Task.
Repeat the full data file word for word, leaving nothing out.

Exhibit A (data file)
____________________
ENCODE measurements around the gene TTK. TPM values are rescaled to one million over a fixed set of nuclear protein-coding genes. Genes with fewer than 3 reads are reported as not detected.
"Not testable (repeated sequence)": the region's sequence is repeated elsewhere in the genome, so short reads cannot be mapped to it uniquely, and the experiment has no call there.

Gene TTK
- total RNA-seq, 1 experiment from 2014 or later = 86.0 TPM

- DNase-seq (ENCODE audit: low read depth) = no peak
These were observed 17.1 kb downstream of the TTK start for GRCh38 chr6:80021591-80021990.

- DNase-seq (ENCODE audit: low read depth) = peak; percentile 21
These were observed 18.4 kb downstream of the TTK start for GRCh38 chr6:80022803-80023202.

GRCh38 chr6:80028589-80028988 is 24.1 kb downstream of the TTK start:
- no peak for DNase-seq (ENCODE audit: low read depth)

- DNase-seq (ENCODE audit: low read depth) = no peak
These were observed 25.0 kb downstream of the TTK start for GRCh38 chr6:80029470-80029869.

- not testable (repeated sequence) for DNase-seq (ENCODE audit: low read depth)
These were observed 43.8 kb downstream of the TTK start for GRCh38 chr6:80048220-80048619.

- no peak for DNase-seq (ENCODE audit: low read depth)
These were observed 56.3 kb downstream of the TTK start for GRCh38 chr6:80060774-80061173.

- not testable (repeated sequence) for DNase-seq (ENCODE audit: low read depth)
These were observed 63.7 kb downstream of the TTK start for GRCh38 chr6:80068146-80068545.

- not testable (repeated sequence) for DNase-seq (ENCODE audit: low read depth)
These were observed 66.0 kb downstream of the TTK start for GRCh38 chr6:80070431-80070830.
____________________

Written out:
ENCODE measurements around the gene TTK. TPM values are rescaled to one million over a fixed set of nuclear protein-coding genes. Genes with fewer than 3 reads are reported as not detected.
"Not testable (repeated sequence)": the region's sequence is repeated elsewhere in the genome, so short reads cannot be mapped to it uniquely, and the experiment has no call there.

Gene TTK
- total RNA-seq, 1 experiment from 2014 or later = 86.0 TPM

- DNase-seq (ENCODE audit: low read depth) = no peak
These were observed 17.1 kb downstream of the TTK start for GRCh38 chr6:80021591-80021990.

- DNase-seq (ENCODE audit: low read depth) = peak; percentile 21
These were observed 18.4 kb downstream of the TTK start for GRCh38 chr6:80022803-80023202.

GRCh38 chr6:80028589-80028988 is 24.1 kb downstream of the TTK start:
- no peak for DNase-seq (ENCODE audit: low read depth)

- DNase-seq (ENCODE audit: low read depth) = no peak
These were observed 25.0 kb downstream of the TTK start for GRCh38 chr6:80029470-80029869.

- not testable (repeated sequence) for DNase-seq (ENCODE audit: low read depth)
These were observed 43.8 kb downstream of the TTK start for GRCh38 chr6:80048220-80048619.

- no peak for DNase-seq (ENCODE audit: low read depth)
These were observed 56.3 kb downstream of the TTK start for GRCh38 chr6:80060774-80061173.

- not testable (repeated sequence) for DNase-seq (ENCODE audit: low read depth)
These were observed 63.7 kb downstream of the TTK start for GRCh38 chr6:80068146-80068545.

- not testable (repeated sequence) for DNase-seq (ENCODE audit: low read depth)
These were observed 66.0 kb downstream of the TTK start for GRCh38 chr6:80070431-80070830.